BS in Economics
The Bachelor of Science (BS) in Economics is designed for those who wish to enter government, legal, business, or teaching professions. Intellectually challenging, the economics degree offers sound training in economic theory and institutions, while fostering the ability to analyze the problems of business and society through modern quantitative methods.
Note: Students pursuing the economics degree program may have to cross-register and take upper-level courses in the College of Arts & Sciences at day tuition rates.
(total 48 credits)
- MET EN 104 English Composition
- MET EN 201 Intermediate Composition
- Four credits in a Metropolitan College math course numbered MET MA 113 or higher
- MET CS 101 Computers and Their Applications
- Four credits in a 100- or 200-level MET EN literature course or MET HU 221
- Eight credits in the natural sciences (N)
- Four credits
- Four credits
- Four credits in the humanities (H)
- Four credits in the social sciences (S)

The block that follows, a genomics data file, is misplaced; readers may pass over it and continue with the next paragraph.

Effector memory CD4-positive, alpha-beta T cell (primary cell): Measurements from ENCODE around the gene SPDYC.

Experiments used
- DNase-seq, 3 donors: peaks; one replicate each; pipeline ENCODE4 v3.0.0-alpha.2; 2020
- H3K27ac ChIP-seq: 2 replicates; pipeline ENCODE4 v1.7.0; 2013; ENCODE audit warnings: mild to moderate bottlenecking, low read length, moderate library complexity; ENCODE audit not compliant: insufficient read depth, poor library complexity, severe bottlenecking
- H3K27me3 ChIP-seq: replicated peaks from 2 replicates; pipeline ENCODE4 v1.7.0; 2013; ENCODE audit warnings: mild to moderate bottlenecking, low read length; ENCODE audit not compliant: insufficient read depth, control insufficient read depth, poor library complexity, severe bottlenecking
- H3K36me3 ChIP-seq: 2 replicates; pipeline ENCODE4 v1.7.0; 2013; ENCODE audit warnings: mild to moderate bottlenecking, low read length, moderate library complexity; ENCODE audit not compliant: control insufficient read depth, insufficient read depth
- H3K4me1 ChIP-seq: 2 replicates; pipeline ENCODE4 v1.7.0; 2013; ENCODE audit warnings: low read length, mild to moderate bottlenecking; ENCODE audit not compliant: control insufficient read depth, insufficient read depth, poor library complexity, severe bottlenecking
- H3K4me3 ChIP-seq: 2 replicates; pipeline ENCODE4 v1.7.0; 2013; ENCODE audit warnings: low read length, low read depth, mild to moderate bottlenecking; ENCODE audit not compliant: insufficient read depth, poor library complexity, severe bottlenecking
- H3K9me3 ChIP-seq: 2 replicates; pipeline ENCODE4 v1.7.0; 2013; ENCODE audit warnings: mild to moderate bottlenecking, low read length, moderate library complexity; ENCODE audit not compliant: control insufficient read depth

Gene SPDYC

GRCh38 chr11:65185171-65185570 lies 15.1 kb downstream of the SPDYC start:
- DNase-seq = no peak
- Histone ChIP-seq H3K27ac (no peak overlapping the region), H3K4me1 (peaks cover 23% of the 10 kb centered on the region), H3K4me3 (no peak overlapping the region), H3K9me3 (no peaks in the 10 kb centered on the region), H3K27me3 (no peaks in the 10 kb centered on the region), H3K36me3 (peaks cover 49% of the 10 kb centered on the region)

- Four credits in the humanities (H) or natural sciences (N)
Major and Related Courses
(total 56 credits)
A total of 14 courses (56 credits), completed with a grade of C or higher, is required. Courses must be selected with the advice and approval of the department coordinator.
Choose ten economics courses (40 credits), including the six courses below:
- MET EC 101 Introductory Microeconomic Analysis
- MET EC 102 Introductory Macroeconomic Analysis
- MET EC 201 Intermediate Microeconomic Analysis
- MET EC 202 Intermediate Macroeconomic Analysis
- MET EC 203 Empirical Economics 1
- MET EC 204 Empirical Economics 2
The remaining four economics courses must be above MET EC 320. This requirement may have to be met by taking a course(s) in the College of Arts & Sciences at day tuition rates.
Three courses (12 credits) selected from offerings in the related fields of accounting, anthropology, finance, geography, history, mathematics, political science, or sociology.
(total 28 credits)
Usually seven courses (28 credits), but possibly more depending on transfer credits, chosen with the advice of an academic counselor.